INDIA: Basic Income Pilot Projects are underway

Although barely reported in the media, two basic income pilot projects are have been underway in India since January 2011. One pilot is being conducted in part of Delhi and the other in eight small rural villages in Madhya Pradesh. The Self Employed Women’s Association (SEWA) began planning and raising money for the rural project in 2008. The Delhi government eventually joined in, working with SEWA to organize an urban pilot project in Delhi.

Publicity about the project has been deliberately kept low because opponents have been using scare tactics to disrupt and to discourage participation in the project. They have spread rumors that the pilot would lead to the reduction or elimination of existing government support for the poor.

Families participating in the urban project receive 1000 Rupees per month (about US$22). Some participants have reduced access to other government transfers; some participants receive the grant all with full access to other government transfers. In the rural project, adult receive 200 Rupees a month (about US$4.40) and each child under the age of 14 receives 100 Rupees a month (about US$2.20). The project organizers will study the consumption, expenditure, and nutrition of the different groups of participations to a “control” group receiving no additional transfers to determine the impact of cash transfers.

These projects are similar to the Namibian basic income pilot project and to the U.S. and Canadian governments’ Negative Income Tax experiments conducted in the 1960s and 1970s, but the rural project adds an important new innovation to the method: the project is being conducted on the village, rather than on the individual, level. All residents of eight Indian villages will receive the basic income, and their behavior will be compared with residents of twelve “control” villages. This method will allow project designers to study village-wide effects of the transfer.

Guy Standing, professor of economic security at Bath University (UK) and an honorary co-president of the Basic Income Earth Network, helped to conceive and organize the project. He argues that it needs to be conducted with scientific dispassion. But he’s hopeful of the outcome. Asked about the results of the Namibian pilot project—which he was also a part of—Standing said that organizers documented many positive effects: “Child school attendance went up dramatically, use of medical clinics went up. Those with HIV/ AIDS started to take ARTs (Antiretroviral Therapy drugs) because they’d been able to buy the right sort of food with the cash. Women’s economic status improved, and the economic crime rate went down. Income distribution improved.”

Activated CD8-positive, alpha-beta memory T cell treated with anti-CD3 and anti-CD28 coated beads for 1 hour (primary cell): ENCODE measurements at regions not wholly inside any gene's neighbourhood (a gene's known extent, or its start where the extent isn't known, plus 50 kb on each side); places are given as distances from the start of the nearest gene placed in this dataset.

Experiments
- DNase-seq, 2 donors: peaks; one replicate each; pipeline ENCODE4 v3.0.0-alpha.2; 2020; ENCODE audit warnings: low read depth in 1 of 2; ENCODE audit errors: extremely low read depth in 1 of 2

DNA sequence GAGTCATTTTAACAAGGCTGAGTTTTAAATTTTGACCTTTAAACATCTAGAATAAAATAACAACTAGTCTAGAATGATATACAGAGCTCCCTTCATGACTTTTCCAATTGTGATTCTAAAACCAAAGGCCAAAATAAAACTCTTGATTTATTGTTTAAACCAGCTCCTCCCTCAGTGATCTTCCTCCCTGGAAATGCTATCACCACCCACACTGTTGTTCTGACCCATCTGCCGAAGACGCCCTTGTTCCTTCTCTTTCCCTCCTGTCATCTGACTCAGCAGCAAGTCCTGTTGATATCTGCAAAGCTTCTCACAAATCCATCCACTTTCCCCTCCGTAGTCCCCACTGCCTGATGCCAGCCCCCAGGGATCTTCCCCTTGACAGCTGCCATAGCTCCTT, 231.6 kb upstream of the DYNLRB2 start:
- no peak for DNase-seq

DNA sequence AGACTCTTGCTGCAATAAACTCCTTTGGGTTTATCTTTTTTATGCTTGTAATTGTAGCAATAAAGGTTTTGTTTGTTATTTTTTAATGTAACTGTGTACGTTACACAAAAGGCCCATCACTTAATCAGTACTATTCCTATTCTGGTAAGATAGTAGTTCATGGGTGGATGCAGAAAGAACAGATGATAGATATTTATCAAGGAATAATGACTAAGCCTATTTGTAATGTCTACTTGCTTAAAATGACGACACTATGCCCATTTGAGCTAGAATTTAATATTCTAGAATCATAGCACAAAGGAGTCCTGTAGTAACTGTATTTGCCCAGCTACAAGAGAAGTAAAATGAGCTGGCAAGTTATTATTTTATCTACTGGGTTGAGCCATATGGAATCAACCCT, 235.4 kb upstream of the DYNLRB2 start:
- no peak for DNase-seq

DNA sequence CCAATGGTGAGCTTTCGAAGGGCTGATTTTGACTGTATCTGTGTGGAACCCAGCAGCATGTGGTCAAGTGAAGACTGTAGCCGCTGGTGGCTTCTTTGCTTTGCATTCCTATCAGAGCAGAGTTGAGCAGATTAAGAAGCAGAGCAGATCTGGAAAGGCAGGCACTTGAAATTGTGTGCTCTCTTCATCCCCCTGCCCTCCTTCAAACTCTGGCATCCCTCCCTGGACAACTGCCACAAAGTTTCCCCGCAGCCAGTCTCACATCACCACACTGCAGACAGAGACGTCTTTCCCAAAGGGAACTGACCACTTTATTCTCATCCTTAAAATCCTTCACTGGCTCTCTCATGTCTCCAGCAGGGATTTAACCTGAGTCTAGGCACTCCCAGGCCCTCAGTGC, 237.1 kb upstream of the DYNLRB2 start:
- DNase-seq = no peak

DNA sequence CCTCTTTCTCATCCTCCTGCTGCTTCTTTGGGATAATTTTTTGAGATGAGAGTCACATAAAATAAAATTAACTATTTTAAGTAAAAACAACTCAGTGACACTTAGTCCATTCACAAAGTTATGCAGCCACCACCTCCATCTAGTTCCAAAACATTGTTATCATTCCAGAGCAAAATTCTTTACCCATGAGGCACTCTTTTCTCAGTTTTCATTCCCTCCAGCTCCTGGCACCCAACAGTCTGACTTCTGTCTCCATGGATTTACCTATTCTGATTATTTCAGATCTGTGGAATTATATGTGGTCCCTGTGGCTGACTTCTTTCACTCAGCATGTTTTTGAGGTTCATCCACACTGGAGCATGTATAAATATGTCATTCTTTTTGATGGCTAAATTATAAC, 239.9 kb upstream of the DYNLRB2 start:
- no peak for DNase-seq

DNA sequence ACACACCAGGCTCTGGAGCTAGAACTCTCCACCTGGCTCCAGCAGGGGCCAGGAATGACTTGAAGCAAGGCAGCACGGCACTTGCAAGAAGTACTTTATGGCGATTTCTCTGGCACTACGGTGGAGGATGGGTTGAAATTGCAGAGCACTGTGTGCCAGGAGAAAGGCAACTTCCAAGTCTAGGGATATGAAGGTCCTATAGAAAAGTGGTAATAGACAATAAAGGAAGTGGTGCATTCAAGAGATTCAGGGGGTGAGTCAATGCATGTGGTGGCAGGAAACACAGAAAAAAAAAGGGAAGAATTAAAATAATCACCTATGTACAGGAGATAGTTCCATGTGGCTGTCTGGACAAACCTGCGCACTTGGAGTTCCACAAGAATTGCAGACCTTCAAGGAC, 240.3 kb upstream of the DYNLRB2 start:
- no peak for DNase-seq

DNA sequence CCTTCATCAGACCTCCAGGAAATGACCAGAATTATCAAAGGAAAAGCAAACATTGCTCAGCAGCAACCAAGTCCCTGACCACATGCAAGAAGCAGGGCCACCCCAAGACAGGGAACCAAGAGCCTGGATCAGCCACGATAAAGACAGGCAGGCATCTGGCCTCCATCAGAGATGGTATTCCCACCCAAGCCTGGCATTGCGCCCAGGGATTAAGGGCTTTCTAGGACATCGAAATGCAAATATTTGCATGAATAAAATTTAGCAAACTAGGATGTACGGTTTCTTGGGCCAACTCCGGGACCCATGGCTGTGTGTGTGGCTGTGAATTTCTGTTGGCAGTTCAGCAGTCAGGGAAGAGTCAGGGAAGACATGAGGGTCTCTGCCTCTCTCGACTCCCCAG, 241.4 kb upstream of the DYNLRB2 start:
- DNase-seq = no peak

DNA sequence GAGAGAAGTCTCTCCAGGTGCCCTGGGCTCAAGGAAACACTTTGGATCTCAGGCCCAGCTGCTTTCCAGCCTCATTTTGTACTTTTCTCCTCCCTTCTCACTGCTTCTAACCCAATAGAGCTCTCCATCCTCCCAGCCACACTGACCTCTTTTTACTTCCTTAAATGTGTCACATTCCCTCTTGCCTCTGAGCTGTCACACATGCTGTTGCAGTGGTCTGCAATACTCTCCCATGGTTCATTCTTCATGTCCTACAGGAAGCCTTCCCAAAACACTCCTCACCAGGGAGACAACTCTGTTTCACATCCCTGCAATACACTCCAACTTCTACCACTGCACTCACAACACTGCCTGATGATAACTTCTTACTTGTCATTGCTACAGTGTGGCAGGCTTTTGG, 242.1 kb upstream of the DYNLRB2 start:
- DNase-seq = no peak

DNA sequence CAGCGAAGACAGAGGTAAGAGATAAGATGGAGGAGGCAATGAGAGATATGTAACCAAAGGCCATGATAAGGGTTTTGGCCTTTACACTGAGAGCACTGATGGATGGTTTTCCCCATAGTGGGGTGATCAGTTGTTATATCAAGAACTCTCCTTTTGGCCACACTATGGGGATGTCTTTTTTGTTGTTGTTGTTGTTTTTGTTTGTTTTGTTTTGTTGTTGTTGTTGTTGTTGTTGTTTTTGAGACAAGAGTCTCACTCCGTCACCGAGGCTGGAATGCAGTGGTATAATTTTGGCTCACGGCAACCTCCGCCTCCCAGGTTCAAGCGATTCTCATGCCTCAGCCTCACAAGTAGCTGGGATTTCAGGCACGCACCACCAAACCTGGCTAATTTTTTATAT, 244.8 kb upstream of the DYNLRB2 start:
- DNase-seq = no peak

For more about the projects see an interview with Guy Standing in The Times of India:

Karl Widerquist

About Karl Widerquist

Karl Widerquist has written 842 articles.

Karl Widerquist is an Associate Professor at SFS-Qatar, Georgetown University. He specializes in political philosophy. His research is mostly in the area of distributive justice—the ethics of who has what. He holds two doctorates—one in Political Theory form Oxford University (2006) and one in Economics from the City University of New York (1996). Before coming to Georgetown he was lecturer in Political Theory at the University of Reading (UK) and a Murphy Fellow at Tulane University in New Orleans (LA). He has written or edited six books. He is the author of "Independence, propertylessness, and Basic Income: A Theory of Freedom as the Power to Say No" (Palgrave Macmillan 2013). He is coauthor of "Economics for Social Workers" (Columbia University Press 2002). He is coeditor of "Basic Income: An Anthology of Contemporary Research" (Wiley-Blackwell 2013), "Alaska’s Permanent Fund Dividend: Examining its Suitability as a Model" (Palgrave Macmillan 2012), "Exporting the Alaska Model: Adapting the Permanent Fund Dividend for Reform around the World" (Palgrave Macmillan 2012), and "the Ethics and Economics of the Basic Income Guarantee" (Ashgate 2005). He is currently under contract to author or coauthor two more books: "Prehistoric Myths in Modern Political Philosophy" (Edinburgh University Press 2014) and Justice as the Pursuit of Accord (Palgrave Macmillan 2015). He was a founding editor of the journal Basic Income Studies. He edited the USBIG NewsFlash for 15 years and the BIEN NewsFlash for five years. He is one of the founding editors of Basic Income News on the website. He has published more than a twenty scholarly articles and book chapters. His articles have appeared in journals such as Political Studies; the Eastern Economic Journal; Politics and Society; and Politics, Philosophy, and Economics.

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